An institution, like the Import-Export Bank of the US that is nothing more than a crony vehicle for powerful and deeply connected. Kill it. Or at least end our participation in it. The US is the largest contributor.
There are countless flaws with the EBRD, but three of them stand out.
First, its loan programs create capital misallocations. Consider the guaranteed loans. They transfer the risk of lending away from private lenders to the taxpayers, which drastically reduces the incentives to evaluate applicants and projects thoroughly or apply proper oversight. These programs privatize gains and socialize losses—in other words, taxpayers bear the downside risk and the companies and the banks that receive the guarantees get the upside benefit. These loans also give an incentive to lenders to shift resources toward subsidized projects and away from nonsubsidized ones, independent of the merits of the projects.
Second, the EBRD is cronyism, plain and simple. The bank picks winners and losers in the marketplace. The winners—often better-connected firms—benefit from an unfair advantage over their competition in the form of subsidies, lower borrowing costs, and other perks. Tough luck if you’re an unsubsidized firm competing in that market.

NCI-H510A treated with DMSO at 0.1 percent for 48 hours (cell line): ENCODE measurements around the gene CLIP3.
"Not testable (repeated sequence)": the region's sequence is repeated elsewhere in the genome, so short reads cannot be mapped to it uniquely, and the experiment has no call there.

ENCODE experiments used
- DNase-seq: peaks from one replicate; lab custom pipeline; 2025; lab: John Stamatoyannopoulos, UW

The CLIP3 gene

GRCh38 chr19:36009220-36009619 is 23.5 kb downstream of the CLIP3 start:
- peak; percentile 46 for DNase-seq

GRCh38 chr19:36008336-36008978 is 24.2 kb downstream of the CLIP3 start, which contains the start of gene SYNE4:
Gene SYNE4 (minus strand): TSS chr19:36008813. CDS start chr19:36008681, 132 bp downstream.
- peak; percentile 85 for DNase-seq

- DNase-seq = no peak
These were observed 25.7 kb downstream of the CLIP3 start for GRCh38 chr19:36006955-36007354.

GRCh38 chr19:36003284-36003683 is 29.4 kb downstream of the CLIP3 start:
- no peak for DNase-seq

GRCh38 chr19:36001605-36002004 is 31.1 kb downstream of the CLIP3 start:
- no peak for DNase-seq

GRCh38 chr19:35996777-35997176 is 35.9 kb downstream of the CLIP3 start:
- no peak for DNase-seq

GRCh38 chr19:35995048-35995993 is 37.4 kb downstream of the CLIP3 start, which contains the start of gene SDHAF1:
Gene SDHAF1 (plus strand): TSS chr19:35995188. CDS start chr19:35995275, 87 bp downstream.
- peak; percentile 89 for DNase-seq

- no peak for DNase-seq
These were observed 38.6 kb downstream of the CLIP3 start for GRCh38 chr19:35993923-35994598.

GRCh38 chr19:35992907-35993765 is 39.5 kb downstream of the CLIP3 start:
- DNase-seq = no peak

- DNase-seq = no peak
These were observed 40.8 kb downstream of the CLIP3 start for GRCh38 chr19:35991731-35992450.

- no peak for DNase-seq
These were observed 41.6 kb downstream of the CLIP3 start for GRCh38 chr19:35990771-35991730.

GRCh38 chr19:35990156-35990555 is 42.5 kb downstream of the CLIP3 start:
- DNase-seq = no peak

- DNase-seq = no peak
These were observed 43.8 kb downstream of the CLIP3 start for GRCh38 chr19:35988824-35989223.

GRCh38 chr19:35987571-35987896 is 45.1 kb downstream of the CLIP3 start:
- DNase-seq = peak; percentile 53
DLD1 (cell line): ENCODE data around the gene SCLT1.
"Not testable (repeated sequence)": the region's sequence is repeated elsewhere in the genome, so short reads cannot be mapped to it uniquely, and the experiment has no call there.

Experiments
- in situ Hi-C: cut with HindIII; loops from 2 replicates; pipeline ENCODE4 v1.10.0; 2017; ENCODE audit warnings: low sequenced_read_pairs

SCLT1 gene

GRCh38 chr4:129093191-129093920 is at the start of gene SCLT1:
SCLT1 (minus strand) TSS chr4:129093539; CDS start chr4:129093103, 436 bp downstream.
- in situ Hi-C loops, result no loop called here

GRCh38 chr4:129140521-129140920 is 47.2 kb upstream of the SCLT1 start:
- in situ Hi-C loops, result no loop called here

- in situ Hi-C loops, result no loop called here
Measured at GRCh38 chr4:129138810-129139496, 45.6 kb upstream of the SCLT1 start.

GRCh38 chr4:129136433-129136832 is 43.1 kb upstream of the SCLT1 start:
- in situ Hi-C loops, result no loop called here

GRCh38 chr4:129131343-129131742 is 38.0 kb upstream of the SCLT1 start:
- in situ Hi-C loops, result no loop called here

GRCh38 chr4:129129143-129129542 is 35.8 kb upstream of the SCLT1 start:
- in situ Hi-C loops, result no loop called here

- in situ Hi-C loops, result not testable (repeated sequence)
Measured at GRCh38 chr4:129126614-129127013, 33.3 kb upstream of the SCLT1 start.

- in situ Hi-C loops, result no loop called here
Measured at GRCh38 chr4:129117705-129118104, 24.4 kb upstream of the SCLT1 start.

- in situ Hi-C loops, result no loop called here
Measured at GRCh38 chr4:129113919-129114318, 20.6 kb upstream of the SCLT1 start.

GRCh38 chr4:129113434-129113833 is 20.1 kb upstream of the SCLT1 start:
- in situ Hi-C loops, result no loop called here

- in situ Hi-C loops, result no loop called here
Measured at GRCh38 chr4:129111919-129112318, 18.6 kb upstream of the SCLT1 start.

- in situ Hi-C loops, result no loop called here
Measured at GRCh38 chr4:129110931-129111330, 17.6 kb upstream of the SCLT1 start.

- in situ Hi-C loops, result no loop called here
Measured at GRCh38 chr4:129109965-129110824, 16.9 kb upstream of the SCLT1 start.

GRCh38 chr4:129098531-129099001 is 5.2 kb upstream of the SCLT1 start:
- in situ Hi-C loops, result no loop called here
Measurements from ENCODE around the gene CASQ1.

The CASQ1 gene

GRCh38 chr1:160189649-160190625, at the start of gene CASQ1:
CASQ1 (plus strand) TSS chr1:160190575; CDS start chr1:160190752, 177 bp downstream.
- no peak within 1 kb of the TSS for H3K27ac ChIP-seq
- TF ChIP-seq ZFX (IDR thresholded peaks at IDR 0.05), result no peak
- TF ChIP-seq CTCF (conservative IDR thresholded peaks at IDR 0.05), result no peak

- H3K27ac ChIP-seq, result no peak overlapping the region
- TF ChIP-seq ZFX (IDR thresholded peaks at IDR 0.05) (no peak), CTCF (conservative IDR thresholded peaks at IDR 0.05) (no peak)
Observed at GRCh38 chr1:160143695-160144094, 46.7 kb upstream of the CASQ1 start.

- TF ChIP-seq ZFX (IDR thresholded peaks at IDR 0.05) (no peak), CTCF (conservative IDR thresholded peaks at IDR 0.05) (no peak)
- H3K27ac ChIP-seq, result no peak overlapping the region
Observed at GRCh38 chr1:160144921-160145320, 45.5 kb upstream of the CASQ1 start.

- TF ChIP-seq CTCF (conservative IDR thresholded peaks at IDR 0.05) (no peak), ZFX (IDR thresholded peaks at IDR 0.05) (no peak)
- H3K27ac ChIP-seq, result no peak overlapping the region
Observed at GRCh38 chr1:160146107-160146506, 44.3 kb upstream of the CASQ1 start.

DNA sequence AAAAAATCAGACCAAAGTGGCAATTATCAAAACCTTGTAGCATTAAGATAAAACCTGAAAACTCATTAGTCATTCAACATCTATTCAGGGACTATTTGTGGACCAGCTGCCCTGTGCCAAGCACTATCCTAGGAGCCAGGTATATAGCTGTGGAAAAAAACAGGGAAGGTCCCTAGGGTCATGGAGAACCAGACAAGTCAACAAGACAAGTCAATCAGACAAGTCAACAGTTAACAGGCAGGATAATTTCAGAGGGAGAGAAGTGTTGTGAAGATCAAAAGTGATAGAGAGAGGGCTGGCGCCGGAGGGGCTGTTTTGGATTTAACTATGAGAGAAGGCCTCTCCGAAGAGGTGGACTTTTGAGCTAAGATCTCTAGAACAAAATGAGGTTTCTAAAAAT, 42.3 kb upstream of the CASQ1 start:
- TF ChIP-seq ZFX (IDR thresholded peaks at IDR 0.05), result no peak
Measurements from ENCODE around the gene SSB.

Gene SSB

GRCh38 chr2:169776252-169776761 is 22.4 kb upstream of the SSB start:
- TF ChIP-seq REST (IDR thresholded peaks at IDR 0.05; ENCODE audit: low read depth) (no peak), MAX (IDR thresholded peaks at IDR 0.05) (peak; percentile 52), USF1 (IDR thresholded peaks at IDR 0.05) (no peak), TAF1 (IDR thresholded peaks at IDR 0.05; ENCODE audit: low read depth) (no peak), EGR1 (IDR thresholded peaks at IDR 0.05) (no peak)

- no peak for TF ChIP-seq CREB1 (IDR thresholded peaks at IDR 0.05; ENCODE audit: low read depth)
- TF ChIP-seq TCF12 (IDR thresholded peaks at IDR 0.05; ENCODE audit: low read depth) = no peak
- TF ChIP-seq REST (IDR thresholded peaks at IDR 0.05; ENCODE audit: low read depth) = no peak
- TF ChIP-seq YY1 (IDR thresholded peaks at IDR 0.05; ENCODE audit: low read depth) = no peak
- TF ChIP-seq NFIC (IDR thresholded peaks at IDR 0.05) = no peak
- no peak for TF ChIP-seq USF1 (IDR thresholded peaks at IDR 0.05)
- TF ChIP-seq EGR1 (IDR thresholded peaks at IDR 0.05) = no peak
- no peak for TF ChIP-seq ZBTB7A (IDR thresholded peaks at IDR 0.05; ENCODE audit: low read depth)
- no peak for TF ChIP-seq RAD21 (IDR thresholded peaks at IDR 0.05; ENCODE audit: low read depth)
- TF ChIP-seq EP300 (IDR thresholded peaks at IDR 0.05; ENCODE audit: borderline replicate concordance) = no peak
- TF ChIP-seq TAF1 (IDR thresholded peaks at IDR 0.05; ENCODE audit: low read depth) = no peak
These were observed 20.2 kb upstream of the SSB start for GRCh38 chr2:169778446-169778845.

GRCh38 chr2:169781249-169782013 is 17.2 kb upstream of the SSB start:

Third, it breeds corruption: A study by the Center for Freedom and Prosperity on the issue highlights all the ways “that monies ostensibly disbursed for the purpose of development assistance wind up lining the pockets of corrupt insiders. For all intents and purposes, the EBRD and other dispensers of aid enable and sustain patterns of corruption.” The study lists a few examples, such as the bank granting funding for projects in less-than-democratic countries (contrary to the stated goal of the bank) and employees accepting bribes. It also notes an analysis that founds bank officials don’t really care, as “serious allegations of corruption do not seem to have had an impact on the EBRD’s stance towards the project or the company leading the projects.”